Reality is the state of things as they actually exist, rather than as they may appear or might be imagined. In a wider definition, reality includes everything that is and has been, whether or not it is observable or comprehensible. And a broader definition includes everything that has existed, exists, or will exist. According to Lynsay Sands, author of Love Bites: “Time is not the great teacher. Experience is. A man may live a whole life, but if he never leaves his home to experience that life, he dies knowing nothing.”

Ron Goode, director of education for TCA, says “young people have what is referred to as liquid knowledge - the knowledge that comes from studying a particular subject or learning as they move through a situation. Mature people have liquid knowledge and have crystal knowledge - the additional knowledge that comes from having worked through a particular subject or situation once or many times. It is additional knowledge that comes from experience, trial-and-error, getting better and better at something, minimizing the scares, been there, done that, know the drill.” Education can provide you with a good arsenal of foundational liquid knowledge, but the true value you offer an organization stems from the hands-on, pragmatic crystal knowledge you learn through making a lot of mistakes and learning how to “get it right” as you work your way up the logistics and supply chain industry ladder.

“Seventy percent of an adult employee's training is acquired by actually doing the job”, said Joe Krkoska, director of global supply chain with Dow AgroSciences LLC. “Companies need to emphasize real-world experience, by bringing together seasoned managers and new talent to shadow them.” Why? You don’t know everything there is to know and you don’t know what you don’t know.

Crystal knowledge is built on a foundation of liquid knowledge. And therein lies the problem: Without real world experience, all you know is what you’ve read, what you’ve viewed online, and what you’ve heard, and the world’s a whole lot bigger than that. The “real world” learning experience provides an opportunity to gain practical, on-the-job training in a logistics or supply chain field of interest to you. It allows you to apply what you have learned in online to real-life work experiences as well as bridge your academic experience to the world of work. A recent article published in The Chronicle of Higher Education states, “Employers want book smarts to translate to the real world.”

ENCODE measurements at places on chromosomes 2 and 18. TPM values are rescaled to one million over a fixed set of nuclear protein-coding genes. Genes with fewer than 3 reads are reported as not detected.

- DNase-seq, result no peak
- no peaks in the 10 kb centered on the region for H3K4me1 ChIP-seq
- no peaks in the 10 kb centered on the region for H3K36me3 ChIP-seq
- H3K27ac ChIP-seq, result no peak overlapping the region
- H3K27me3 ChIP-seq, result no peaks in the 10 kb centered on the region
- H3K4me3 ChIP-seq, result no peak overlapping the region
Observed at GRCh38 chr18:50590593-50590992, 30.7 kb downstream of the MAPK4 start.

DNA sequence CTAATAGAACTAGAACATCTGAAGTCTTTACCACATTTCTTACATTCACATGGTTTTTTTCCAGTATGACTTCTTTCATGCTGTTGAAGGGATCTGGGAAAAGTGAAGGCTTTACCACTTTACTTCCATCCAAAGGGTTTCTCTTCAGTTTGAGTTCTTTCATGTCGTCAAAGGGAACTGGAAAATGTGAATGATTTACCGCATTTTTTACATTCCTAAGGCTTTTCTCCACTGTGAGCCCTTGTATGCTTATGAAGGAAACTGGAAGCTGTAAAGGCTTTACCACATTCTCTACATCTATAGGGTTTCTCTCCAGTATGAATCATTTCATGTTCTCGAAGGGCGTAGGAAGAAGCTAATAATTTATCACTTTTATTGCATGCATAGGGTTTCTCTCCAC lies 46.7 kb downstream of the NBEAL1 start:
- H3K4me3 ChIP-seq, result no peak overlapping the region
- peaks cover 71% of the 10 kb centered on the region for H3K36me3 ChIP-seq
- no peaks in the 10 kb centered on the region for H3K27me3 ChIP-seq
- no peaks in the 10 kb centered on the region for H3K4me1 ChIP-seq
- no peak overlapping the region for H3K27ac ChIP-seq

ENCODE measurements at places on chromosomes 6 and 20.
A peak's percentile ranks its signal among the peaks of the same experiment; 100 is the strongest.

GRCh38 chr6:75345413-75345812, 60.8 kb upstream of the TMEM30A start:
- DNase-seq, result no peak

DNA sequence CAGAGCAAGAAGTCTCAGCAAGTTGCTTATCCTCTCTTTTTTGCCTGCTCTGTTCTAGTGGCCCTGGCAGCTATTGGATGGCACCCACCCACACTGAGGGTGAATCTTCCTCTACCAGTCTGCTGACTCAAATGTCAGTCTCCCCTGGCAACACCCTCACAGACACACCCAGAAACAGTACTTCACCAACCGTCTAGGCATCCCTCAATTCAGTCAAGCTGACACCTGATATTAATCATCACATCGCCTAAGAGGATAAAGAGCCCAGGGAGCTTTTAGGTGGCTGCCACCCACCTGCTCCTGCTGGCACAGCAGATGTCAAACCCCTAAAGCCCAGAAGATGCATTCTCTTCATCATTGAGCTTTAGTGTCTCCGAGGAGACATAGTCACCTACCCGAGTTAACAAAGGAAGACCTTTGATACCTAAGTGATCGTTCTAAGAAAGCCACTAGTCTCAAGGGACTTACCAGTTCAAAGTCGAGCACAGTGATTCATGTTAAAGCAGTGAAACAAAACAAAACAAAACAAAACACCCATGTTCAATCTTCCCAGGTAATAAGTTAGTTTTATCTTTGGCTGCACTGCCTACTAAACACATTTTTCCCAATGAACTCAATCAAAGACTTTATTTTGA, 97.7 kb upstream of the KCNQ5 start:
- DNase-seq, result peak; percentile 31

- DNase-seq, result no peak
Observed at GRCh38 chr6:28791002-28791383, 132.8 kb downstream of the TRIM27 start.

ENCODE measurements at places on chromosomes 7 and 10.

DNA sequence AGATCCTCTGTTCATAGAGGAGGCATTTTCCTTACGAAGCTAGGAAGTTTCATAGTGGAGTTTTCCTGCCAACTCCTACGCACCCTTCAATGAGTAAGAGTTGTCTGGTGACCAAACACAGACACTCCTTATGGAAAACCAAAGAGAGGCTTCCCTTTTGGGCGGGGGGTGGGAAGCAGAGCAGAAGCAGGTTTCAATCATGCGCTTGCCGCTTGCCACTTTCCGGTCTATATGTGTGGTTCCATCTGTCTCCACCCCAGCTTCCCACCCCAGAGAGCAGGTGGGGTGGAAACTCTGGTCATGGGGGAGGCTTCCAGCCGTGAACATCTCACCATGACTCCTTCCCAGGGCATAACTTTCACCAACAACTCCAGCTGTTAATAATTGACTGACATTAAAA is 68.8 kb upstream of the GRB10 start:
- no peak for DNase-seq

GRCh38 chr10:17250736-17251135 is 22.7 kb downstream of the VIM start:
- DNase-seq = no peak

Trust me, I’m not a Luddite. But isn’t it time for us to focus on getting real!

This article is part of the monthly series authored by the Institute for Supply Management’s Logistics & Transportation Group Board Members, who are current practitioners, consultants, trainers, and educators. In future columns, they will continue sharing their views on a number of Supply Chain and Professional Development topics.

Thomas L. Tanel, CTL, C.P.M., CISCM, is the President and CEO of CATTAN Services Group, Inc., specializing in Logistics and Supply Chain issues. He is also the Chair of ISM’s Logistics & Transportation Group and can be reached at or (979) 212-8200. Membership in the Group is open to all ISM members who are responsible for or have an interest in the Logistics & Transportation fields.